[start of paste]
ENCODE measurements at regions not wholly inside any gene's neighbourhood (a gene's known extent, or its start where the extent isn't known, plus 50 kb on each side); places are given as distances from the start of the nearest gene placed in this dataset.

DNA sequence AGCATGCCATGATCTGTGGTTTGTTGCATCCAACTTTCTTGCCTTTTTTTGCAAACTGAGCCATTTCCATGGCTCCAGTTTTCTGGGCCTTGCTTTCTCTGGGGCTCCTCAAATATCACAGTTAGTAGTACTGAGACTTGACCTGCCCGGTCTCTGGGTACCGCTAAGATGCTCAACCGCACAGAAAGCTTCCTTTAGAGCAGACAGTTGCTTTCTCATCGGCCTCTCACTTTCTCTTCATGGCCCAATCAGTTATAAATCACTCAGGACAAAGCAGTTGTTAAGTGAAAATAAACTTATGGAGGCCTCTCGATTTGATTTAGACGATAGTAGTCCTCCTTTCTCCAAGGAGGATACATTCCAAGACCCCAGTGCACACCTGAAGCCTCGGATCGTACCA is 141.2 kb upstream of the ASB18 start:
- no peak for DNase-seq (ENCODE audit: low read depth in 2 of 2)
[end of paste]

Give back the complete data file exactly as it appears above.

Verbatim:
ENCODE measurements at regions not wholly inside any gene's neighbourhood (a gene's known extent, or its start where the extent isn't known, plus 50 kb on each side); places are given as distances from the start of the nearest gene placed in this dataset.

DNA sequence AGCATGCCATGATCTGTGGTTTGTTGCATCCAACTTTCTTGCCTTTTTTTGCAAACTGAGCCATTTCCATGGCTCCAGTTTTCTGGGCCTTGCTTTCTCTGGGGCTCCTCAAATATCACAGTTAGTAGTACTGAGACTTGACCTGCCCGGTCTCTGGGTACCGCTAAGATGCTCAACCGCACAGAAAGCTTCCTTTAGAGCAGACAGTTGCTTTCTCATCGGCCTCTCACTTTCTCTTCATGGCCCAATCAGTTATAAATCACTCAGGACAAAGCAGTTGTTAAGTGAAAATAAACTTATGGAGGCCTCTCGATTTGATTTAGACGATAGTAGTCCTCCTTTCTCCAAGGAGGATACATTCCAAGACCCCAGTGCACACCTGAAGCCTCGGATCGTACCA is 141.2 kb upstream of the ASB18 start:
- no peak for DNase-seq (ENCODE audit: low read depth in 2 of 2)